COSGROVE:  OK.  There are three arteries that supply the heart muscle, one on the right, one that goes down the front of the heart, and another one that comes around back.


COSGROVE:  And what they did is they took the arteries that run along the inside of the chest wall and they used one of them to bypass these two arteries on the front of the heart, one of them to do the back of the heart.  And then they took a vein from his leg to jump over the blocks in the artery on the right side of his heart.

NORVILLE:  So that the blocked arteries are still there.

COSGROVE:  They stay.

NORVILLE:  They‘ve just done an end run, a bypass, around them.

COSGROVE:  Exactly.  It‘s like building a circle—a highway around a city.

NORVILLE:  Now, in reading about these, we hear that bypass surgeries last about 10 years.  But you actually believe that Bill Clinton‘s had the best kind of operation, and he‘s got veins that are going to maybe hold up a lot longer than that.

COSGROVE:  I think that Craig Smith and his associates did a great job.  They did—they followed the operation that would give him the best long-term results.  We know that the arteries on the inside of the chest wall are arteries.  And arteries are normally in arterial blood pressure.  A piece of vein, if you take it out of the venous system at low pressure and put it in the high-pressure system, get arteriosclerosis.  So they don‘t last as long.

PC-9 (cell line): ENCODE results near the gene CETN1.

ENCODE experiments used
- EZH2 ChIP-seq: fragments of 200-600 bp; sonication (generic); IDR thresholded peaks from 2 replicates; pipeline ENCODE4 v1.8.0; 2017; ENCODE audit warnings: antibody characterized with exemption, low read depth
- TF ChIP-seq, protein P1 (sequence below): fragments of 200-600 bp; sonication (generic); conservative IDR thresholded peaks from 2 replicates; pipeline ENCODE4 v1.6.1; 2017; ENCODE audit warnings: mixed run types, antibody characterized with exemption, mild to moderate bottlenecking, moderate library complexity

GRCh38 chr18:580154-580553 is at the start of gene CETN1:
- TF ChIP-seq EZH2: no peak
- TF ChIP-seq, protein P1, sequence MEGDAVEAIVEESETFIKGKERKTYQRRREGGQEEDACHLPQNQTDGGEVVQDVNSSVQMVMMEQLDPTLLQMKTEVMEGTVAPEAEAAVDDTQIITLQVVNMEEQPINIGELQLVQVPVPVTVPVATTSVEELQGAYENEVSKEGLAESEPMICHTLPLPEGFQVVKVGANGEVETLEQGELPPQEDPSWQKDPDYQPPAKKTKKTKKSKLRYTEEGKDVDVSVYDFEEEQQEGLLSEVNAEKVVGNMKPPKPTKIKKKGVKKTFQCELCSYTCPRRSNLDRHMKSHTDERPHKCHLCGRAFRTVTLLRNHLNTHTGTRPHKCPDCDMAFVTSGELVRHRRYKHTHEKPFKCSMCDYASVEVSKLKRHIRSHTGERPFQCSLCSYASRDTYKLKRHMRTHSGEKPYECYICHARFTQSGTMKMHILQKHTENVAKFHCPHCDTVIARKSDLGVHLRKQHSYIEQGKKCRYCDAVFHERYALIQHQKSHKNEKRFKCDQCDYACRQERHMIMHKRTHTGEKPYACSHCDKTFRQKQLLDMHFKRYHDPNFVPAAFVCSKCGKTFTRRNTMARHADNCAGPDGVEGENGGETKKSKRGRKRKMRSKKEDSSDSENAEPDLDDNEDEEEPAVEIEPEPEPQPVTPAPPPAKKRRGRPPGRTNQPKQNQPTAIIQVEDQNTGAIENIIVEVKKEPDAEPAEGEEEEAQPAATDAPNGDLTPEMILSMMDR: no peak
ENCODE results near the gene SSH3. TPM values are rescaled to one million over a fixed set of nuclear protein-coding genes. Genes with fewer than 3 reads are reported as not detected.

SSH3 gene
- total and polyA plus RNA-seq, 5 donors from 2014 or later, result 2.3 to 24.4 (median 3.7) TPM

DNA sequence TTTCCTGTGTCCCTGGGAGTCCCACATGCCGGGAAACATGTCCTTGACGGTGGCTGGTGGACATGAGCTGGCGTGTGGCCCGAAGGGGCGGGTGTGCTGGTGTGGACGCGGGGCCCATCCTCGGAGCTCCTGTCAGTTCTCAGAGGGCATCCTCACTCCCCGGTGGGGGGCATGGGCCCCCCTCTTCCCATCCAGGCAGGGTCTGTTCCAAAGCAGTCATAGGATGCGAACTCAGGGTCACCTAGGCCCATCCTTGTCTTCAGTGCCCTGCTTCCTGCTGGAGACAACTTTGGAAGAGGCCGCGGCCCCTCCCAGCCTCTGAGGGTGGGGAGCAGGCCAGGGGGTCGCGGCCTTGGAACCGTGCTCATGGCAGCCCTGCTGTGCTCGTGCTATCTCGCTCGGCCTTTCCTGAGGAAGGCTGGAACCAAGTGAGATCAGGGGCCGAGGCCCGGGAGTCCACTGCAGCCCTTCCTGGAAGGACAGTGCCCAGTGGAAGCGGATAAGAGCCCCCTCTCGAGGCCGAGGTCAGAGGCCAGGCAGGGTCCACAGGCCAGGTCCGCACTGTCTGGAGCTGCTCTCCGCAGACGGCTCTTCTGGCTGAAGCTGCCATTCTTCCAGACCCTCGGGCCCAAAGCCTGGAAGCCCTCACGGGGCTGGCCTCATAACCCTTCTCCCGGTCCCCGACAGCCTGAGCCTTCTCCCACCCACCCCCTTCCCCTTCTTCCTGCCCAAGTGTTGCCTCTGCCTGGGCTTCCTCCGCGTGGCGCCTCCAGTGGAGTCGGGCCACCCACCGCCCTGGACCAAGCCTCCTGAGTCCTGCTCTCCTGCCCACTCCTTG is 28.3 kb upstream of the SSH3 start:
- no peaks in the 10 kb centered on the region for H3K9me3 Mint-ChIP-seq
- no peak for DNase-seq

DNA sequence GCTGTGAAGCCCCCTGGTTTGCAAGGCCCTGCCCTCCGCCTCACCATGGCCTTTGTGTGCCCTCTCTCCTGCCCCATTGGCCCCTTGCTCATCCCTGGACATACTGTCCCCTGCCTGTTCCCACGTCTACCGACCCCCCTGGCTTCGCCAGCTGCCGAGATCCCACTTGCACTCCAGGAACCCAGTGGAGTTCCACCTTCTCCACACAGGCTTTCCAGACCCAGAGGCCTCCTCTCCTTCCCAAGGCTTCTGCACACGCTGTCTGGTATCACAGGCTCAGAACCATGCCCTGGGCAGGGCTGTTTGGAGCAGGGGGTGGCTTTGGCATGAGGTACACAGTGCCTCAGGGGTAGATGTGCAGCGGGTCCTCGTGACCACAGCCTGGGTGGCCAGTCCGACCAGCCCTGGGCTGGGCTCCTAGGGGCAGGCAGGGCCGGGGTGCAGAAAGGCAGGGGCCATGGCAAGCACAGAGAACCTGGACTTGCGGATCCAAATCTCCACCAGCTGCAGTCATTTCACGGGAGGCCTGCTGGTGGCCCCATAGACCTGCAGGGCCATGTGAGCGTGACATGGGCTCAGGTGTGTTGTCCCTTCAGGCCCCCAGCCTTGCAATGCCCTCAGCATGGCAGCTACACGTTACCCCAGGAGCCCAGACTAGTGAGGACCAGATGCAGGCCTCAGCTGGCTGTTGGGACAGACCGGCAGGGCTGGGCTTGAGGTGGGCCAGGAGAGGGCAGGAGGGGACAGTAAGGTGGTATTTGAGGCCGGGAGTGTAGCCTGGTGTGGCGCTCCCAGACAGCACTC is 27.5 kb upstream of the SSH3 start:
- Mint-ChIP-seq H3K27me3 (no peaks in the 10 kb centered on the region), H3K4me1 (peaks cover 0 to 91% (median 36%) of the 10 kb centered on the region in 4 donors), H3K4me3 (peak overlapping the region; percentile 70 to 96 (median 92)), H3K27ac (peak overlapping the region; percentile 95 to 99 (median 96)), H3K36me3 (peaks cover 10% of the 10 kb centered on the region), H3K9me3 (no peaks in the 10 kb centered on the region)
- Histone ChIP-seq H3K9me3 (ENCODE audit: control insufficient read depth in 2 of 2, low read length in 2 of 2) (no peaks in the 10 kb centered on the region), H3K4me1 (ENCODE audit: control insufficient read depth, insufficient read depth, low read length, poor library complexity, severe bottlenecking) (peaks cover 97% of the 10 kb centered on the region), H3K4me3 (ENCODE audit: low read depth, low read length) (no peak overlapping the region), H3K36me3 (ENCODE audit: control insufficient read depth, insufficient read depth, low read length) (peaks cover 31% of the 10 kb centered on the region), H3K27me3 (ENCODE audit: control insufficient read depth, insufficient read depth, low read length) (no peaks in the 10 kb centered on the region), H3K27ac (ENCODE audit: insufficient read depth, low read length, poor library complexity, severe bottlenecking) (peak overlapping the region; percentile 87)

COSGROVE:  Those artery grafts that he had should be -- 95 percent will be open 20 years from now.

NORVILLE:  But they did take one graft from the vein, but they used it

·         from the leg.  They used it in the back.

COSGROVE:  Right.  And they put it to the least important artery.

NORVILLE:  And what is his prognosis?  They‘ve said four to five days, he could get out of the hospital.  Could be a couple months before he‘s feeling close to 100 percent.  But there‘s also the mental aspect of recovery that we don‘t hear so much about.

COSGROVE:  Well, that‘s a good point.  A lot of times, men particularly, after heart surgery, feel very depressed.  They‘re suddenly not in control of their bodies anymore, and not in control of their lives.  And they‘ve been quite used to it, and that has been taken away from them.  They feel a little helpless, and they get depressed.  The good part is that that gradually wears off, and it‘s a situational depression.